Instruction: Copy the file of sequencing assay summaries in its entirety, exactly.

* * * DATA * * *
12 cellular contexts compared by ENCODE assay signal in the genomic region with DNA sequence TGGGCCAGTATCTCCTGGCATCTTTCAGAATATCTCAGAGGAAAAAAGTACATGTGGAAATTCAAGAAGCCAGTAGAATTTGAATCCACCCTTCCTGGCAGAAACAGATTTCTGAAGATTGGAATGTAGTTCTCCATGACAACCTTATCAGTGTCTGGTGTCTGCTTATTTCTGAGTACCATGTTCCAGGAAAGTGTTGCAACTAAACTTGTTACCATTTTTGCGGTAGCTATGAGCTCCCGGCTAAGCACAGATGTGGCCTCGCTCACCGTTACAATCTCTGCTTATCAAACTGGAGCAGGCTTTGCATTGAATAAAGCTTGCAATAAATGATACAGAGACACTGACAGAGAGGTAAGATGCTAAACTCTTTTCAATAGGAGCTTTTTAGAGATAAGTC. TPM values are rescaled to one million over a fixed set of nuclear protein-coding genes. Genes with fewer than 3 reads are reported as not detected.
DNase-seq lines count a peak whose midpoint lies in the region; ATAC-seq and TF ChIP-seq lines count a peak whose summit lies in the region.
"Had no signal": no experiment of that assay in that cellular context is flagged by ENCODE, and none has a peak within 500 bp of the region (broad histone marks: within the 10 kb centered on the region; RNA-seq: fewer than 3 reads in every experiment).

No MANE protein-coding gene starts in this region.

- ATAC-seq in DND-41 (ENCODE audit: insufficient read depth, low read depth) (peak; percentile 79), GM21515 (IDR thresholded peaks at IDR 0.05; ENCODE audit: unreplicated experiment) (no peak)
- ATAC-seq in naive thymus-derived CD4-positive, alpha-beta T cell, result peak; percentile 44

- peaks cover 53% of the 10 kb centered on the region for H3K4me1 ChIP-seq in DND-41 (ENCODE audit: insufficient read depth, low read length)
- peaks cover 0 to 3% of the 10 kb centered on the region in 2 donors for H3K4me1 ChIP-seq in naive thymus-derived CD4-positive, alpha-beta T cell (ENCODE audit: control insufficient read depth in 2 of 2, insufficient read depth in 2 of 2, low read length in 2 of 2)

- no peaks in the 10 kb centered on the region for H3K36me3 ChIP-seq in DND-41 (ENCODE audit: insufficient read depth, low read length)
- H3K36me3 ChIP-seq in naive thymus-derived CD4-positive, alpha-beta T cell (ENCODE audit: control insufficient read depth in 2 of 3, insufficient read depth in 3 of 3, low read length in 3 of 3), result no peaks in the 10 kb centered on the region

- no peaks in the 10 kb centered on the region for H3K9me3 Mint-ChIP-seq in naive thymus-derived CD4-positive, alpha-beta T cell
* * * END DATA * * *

12 cellular contexts compared by ENCODE assay signal in the genomic region with DNA sequence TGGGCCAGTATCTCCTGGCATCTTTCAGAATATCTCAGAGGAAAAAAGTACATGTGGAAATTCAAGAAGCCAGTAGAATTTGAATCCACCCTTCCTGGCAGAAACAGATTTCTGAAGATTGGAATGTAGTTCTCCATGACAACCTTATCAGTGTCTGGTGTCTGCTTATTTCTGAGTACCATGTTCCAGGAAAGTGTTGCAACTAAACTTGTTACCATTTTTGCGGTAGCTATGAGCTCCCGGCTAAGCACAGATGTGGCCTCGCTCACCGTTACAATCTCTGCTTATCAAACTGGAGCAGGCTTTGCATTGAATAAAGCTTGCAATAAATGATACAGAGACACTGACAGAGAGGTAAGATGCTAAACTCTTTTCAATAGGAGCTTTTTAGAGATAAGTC. TPM values are rescaled to one million over a fixed set of nuclear protein-coding genes. Genes with fewer than 3 reads are reported as not detected.
DNase-seq lines count a peak whose midpoint lies in the region; ATAC-seq and TF ChIP-seq lines count a peak whose summit lies in the region.
"Had no signal": no experiment of that assay in that cellular context is flagged by ENCODE, and none has a peak within 500 bp of the region (broad histone marks: within the 10 kb centered on the region; RNA-seq: fewer than 3 reads in every experiment).

No MANE protein-coding gene starts in this region.

- ATAC-seq in DND-41 (ENCODE audit: insufficient read depth, low read depth) (peak; percentile 79), GM21515 (IDR thresholded peaks at IDR 0.05; ENCODE audit: unreplicated experiment) (no peak)
- ATAC-seq in naive thymus-derived CD4-positive, alpha-beta T cell, result peak; percentile 44

- peaks cover 53% of the 10 kb centered on the region for H3K4me1 ChIP-seq in DND-41 (ENCODE audit: insufficient read depth, low read length)
- peaks cover 0 to 3% of the 10 kb centered on the region in 2 donors for H3K4me1 ChIP-seq in naive thymus-derived CD4-positive, alpha-beta T cell (ENCODE audit: control insufficient read depth in 2 of 2, insufficient read depth in 2 of 2, low read length in 2 of 2)

- no peaks in the 10 kb centered on the region for H3K36me3 ChIP-seq in DND-41 (ENCODE audit: insufficient read depth, low read length)
- H3K36me3 ChIP-seq in naive thymus-derived CD4-positive, alpha-beta T cell (ENCODE audit: control insufficient read depth in 2 of 3, insufficient read depth in 3 of 3, low read length in 3 of 3), result no peaks in the 10 kb centered on the region

- no peaks in the 10 kb centered on the region for H3K9me3 Mint-ChIP-seq in naive thymus-derived CD4-positive, alpha-beta T cell